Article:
SEC Draws Criticism from Musk and Cuban Over Lack of Juries in Proceedings
Musk and Cuban challenge SEC's no-jury internal procedures, highlighting potential Seventh Amendment breaches.
Thu, 19 Oct 2023, 23:28 pm UTC
Elon Musk, the driving force behind companies like Tesla and SpaceX, alongside Mark Cuban, known for his crypto investments, recently approached the U.S. Supreme Court. They voiced concerns over the Securities and Exchange Commission (SEC) and its preference for internal adjudications that don't involve juries.
Cuban, deeply embedded in the cryptocurrency domain, and Musk, who not long ago reshaped Twitter's dynamics, are united in their criticism. Their contention is that the SEC's current methodology can potentially lead to inconsistent outcomes for those under its scrutiny. More gravely, the duo feels that this method may trample upon the Seventh Amendment, which guarantees an individual's right to a jury trial.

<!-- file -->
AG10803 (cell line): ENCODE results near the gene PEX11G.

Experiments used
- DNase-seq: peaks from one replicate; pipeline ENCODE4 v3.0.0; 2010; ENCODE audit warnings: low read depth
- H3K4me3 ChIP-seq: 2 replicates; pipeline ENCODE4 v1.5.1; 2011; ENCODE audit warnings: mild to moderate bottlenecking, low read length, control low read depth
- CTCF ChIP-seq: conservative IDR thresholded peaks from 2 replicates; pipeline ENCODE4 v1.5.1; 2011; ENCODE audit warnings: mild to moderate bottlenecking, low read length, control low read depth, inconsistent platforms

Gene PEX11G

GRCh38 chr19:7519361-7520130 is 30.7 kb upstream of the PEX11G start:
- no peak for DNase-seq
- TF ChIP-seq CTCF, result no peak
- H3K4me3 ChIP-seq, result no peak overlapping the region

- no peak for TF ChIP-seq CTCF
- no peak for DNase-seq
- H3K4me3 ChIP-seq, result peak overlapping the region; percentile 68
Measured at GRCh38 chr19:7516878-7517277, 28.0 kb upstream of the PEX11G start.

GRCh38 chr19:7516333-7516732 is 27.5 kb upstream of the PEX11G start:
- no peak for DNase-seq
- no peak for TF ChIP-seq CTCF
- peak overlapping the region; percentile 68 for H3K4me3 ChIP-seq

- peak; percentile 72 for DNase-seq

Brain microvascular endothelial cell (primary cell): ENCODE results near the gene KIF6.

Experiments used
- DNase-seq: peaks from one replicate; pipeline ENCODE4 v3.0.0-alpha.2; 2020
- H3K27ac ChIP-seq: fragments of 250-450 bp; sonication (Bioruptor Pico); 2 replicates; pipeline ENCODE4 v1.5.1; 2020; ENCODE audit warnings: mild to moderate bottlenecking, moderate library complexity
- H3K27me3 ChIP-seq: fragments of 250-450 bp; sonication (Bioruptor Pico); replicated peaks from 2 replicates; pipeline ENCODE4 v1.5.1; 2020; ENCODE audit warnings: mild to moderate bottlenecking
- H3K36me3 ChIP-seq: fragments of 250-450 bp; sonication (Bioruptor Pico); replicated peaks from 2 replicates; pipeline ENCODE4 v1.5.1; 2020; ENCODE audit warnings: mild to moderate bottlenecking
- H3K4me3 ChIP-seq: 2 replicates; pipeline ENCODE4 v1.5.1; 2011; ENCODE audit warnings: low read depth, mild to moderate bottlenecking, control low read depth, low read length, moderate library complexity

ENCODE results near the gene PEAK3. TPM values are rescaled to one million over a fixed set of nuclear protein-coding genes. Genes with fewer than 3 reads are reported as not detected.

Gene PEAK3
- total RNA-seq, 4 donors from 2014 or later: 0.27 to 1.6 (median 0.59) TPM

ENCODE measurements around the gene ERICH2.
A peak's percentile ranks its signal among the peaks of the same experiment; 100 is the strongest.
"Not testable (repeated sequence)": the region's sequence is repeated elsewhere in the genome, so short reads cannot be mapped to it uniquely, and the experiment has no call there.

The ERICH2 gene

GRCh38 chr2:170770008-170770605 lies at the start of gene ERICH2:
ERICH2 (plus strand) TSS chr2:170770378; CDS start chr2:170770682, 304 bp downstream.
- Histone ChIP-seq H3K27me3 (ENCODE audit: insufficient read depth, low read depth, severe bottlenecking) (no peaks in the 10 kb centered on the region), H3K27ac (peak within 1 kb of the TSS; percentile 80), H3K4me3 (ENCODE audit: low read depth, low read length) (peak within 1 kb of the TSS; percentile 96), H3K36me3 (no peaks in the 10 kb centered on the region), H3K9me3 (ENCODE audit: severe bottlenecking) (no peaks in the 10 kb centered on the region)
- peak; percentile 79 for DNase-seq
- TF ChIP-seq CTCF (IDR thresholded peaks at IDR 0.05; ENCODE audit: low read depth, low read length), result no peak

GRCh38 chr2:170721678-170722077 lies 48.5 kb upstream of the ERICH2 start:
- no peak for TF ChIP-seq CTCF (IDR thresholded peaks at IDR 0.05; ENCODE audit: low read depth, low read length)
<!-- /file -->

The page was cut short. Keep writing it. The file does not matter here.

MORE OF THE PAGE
Their stance finds roots in a particular case: SEC vs. Jarkesy. In this case, George Jarkesy claims a breach of his Seventh Amendment rights. He holds that the SEC's procedure, sans a jury and supervised by a judge from the commission itself, goes against these rights. The system, he feels, conflates the roles of decision-maker, evaluator, and enforcer.
A change in the SEC's modus operandi became evident to Cuban and Musk between 2013 and 2014. The duo noticed the SEC leaning more towards handling issues in-house rather than navigating them through federal courts. This shift was likely a reaction to a series of insider trading cases that didn't fare well before jury trials.
It's noteworthy that Musk isn't a stranger to the SEC's scrutiny. Following legal tussles in 2018 and 2019, he's once again under the lens. The focus now is on his takeover of Twitter, especially the public declarations he made concerning the deal, as revealed in judicial documents.
Despite the challenges, both Cuban and Musk remain unyielding. They hope for a nod from the justices supporting the 5th Circuit's decision.
Through their attorneys, they argue that bypassing federal court juries undermines the SEC's foundational goals. Decisions borne from such a system could potentially jeopardize investors and the very markets the SEC aims to shield.
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